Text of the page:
Source: George Washington Monument
George Washington Statue, State Capitol, Raleigh
William James Hubard, Foundry
Jean-Antoine Houdon, Sculptor
This life-size bronze statue of George Washington stands inside a gated area between two cannons at Union Square. Washington is in military dress and holds a civilian walking stick in his right hand as he looks to the south. He rests his left hand on his cloak, which is draped over a pillar of 13 rods. Jean-Antoine Houdon, a French sculptor and contemporary of Washington, depicted the statesman, patriot, and military hero with realism and naturalism, displaying his quiet American grace and strength at the height of his maturity and accomplishments. The monument is flanked on both sides by canon produced in France before the American Revolution.
Images: Contemporary front view | Back view | Side view
The State of North Carolina
July 4, 1857
35.779950 , -78.639120
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Mann, Rebecca C. Walking Raleigh/Durham, (Guilford, CT: Falcon, 2001)
Bronze statue, granite base
State of North Carolina, City of Edenton
July 4, 1857
This monument was commissioned to replace the sculpture of Washington by Italian sculptor Antonio Canova that burned in the Capitol fire of 1831. While the cornerstone of a new capitol building was laid on June 4, 1833, efforts to replace the destroyed statue stalled until citizens in the city of Edenton subsequently sponsored the casting of a replacement statue and gave it to the state government. The new sculpture was a casting of a copy of Jean-Antoine Houdon's 1796 statue of Washington from a bust he had produced in 1785. Houdon's statue was originally commissioned by the Commonwealth of Virginia and installed in the rotunda in the capitol in Richmond in 1796, a few years before Washington died. The Raleigh sculpture was cast in bronze from Houdon's marble sculpture. The Houdon casting depicted Washington as the mature general, wearing his military attire, but holding a civilian walking stick.
The selection of Houdon's statue as a replacement was a signficant departure from the damaged rendering by Canova. The Canova statue from 1821, a product of more modern neoclassical European tastes, had been suggested by Thomas Jefferson in an 1816 letter to Nathaniel Macon as a more desirable rendering than the quiet, modest, and very American depiction of the general by Houdon from twenty years prior. On its arrival in Raleigh, the bold Canova statue had met with some public criticism of its romanticized and Romanized depiction of Washington. According to R. D. W. Connor, it was criticized as a better likeness of Caesar than of Washington (Connor, p. 11). Ironically, Thomas Jefferson had apparently recommended Houdon to Virginia's governor Benjamin Harrison during his time as the American minister to France in the late 1780s. The Houdon depiction may still have better suited Victorian era tastes in 1857.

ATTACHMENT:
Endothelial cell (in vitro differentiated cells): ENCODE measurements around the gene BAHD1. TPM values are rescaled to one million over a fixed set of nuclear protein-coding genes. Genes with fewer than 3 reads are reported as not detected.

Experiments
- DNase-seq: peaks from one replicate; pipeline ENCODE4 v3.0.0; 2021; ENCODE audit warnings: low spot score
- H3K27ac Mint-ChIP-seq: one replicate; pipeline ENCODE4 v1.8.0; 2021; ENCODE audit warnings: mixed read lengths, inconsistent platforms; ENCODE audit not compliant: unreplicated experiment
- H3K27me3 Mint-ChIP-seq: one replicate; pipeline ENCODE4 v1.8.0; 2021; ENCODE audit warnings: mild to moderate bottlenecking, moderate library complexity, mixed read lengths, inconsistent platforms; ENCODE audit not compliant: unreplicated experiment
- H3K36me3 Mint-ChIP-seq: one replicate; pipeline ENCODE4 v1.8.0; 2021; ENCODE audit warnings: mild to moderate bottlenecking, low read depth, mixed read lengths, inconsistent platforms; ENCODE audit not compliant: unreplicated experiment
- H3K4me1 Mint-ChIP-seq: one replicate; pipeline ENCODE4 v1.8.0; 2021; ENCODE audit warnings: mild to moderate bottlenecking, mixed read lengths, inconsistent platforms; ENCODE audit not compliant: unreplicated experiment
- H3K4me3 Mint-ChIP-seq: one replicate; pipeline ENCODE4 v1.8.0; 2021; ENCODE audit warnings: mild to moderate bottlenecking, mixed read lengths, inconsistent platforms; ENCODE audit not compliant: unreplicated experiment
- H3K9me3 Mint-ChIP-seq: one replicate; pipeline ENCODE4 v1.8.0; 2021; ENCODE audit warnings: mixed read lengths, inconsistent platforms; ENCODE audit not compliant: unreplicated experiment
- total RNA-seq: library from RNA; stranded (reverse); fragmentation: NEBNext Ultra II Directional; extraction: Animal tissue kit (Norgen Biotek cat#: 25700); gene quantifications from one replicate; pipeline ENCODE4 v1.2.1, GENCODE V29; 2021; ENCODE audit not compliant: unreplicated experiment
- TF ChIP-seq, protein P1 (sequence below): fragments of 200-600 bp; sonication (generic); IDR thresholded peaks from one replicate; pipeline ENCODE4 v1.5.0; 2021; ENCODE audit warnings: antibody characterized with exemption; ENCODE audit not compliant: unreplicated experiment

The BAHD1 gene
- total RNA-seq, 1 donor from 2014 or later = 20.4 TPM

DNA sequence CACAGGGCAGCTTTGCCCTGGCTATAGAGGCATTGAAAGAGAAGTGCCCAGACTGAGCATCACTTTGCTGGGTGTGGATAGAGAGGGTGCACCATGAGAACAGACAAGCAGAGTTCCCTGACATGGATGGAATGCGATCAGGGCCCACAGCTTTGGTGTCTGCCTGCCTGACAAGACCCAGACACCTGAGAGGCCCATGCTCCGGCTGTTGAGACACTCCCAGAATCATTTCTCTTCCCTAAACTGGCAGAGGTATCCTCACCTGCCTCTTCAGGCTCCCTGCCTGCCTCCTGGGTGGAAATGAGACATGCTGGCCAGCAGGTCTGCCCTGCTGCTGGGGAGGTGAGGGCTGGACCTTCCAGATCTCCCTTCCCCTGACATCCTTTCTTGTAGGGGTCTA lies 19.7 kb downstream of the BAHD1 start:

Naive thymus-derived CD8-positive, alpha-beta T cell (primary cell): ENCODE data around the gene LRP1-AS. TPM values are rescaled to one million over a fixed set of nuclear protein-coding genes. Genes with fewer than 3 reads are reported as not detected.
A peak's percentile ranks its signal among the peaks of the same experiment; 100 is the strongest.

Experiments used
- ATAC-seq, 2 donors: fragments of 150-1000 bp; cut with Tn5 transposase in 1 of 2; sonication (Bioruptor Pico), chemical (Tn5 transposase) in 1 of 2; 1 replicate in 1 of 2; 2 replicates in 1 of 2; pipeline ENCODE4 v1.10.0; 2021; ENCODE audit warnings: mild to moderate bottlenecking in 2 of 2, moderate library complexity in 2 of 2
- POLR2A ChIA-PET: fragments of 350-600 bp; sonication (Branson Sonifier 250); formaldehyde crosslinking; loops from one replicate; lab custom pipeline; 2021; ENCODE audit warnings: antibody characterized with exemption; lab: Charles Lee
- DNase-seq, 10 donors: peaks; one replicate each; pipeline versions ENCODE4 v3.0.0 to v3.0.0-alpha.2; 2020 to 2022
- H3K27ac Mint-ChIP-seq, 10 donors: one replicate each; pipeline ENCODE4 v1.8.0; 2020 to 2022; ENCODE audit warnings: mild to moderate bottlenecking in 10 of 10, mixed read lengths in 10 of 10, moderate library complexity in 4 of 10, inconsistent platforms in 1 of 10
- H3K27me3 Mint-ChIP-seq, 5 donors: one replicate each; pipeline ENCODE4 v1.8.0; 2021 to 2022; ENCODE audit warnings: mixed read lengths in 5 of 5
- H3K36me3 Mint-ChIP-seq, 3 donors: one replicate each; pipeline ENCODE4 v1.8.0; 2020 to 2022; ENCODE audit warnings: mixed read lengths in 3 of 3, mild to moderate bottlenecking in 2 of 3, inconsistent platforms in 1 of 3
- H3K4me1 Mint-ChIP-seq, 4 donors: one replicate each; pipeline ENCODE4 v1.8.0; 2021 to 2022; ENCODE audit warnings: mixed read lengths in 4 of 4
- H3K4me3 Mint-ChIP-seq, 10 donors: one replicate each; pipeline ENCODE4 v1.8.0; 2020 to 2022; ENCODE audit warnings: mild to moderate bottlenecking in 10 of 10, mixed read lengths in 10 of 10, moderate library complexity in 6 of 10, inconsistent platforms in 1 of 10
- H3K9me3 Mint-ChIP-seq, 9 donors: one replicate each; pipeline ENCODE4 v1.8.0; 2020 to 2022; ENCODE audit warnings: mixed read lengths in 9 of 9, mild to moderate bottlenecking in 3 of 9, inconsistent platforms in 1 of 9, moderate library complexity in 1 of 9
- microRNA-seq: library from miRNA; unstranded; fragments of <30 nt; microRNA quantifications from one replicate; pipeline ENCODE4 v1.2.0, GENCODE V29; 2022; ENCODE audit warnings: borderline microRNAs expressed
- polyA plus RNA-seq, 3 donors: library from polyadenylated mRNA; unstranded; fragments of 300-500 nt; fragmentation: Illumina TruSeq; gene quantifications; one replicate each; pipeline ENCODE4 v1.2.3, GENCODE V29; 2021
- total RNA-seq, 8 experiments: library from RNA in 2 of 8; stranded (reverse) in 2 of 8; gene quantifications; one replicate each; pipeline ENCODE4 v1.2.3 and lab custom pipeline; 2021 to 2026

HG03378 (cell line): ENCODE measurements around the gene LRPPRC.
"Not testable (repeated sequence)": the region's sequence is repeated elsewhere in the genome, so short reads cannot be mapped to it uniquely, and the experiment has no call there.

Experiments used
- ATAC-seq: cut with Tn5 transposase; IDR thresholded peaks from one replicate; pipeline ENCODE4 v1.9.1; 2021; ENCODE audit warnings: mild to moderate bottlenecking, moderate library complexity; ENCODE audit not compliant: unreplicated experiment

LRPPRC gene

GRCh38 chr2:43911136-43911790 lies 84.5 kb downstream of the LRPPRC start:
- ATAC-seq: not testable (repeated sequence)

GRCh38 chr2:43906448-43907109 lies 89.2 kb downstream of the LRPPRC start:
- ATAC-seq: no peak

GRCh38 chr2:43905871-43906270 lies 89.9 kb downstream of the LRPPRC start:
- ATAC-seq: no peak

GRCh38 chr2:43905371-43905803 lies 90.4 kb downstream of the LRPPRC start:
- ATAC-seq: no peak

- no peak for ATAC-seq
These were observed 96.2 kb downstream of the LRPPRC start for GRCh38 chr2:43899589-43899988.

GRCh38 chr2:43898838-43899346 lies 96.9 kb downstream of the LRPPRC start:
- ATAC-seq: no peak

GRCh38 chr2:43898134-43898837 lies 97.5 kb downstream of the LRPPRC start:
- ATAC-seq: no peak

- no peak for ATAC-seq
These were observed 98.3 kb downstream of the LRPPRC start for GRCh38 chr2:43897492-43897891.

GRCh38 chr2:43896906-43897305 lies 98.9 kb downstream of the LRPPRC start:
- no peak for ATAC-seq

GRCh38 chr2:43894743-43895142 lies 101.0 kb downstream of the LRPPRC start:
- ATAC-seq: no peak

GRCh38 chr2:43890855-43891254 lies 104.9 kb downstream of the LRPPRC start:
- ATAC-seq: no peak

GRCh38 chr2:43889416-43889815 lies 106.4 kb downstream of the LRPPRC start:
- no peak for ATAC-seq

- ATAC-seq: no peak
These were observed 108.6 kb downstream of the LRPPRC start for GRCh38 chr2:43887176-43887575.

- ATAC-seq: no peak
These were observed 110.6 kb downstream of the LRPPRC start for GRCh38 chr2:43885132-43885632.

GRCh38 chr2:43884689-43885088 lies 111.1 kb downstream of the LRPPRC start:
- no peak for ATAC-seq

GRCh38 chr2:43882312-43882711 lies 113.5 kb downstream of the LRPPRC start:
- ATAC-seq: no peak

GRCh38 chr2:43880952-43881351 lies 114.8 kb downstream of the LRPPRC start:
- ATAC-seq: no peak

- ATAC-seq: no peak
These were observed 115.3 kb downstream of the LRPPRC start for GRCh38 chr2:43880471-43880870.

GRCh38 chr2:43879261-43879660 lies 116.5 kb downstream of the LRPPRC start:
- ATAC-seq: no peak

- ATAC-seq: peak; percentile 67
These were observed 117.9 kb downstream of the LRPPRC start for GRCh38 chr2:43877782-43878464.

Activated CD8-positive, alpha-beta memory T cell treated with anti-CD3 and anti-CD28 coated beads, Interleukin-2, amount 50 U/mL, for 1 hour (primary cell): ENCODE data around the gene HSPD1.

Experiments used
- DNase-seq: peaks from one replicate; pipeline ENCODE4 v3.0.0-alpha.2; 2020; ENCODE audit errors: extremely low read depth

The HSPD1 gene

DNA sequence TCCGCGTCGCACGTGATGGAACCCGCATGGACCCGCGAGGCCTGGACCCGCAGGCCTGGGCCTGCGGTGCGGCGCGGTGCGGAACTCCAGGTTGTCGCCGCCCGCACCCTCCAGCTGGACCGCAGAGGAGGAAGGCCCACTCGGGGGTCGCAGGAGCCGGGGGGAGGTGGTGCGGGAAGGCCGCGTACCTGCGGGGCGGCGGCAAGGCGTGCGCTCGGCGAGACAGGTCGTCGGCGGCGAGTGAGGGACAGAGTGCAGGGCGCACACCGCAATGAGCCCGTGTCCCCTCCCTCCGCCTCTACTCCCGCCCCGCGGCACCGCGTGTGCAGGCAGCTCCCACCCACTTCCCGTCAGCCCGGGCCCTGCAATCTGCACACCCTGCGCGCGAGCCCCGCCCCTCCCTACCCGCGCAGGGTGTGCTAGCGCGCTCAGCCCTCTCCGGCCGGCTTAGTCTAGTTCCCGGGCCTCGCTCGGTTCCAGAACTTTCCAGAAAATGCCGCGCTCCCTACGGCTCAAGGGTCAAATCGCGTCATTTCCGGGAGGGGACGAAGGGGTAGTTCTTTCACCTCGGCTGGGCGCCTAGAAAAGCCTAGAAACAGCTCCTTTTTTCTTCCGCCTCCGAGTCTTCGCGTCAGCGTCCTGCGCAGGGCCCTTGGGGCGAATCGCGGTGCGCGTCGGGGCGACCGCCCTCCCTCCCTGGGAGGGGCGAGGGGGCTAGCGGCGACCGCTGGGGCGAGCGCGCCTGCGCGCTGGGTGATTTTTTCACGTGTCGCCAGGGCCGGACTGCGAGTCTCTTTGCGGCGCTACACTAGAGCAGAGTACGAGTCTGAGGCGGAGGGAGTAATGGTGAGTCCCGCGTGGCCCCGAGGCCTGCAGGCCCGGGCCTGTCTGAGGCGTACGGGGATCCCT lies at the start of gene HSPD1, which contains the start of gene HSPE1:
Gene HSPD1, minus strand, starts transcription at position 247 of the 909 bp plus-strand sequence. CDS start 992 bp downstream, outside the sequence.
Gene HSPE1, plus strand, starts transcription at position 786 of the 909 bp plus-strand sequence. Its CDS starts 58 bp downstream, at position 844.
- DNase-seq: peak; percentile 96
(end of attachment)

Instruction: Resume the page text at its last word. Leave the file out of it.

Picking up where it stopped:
The monument sits outside the south side of the Capitol.
The statue sits on the lawn just outside the Capitol building, surrounded by a low gridiron fence and flanked by two small canon. Also nearby are statues of Zebulon B. Vance and Charles B. Aycock, two former governors of North Carolina.
The statue is frequently used as a starting point for tours of the grounds of the North Carolina State Capitol.
The town of Edenton agreed to sponsor the creation of the statue after the Canova statue was destroyed. The legislature granted approval to locate and unveil the statue on the Capitol Square grounds, rather than inside the Capitol where the Canova sculpture had been located.
The casting cost $13,454, and the necessary renovations to accommodate the monument in Capitol Square cost $1,821.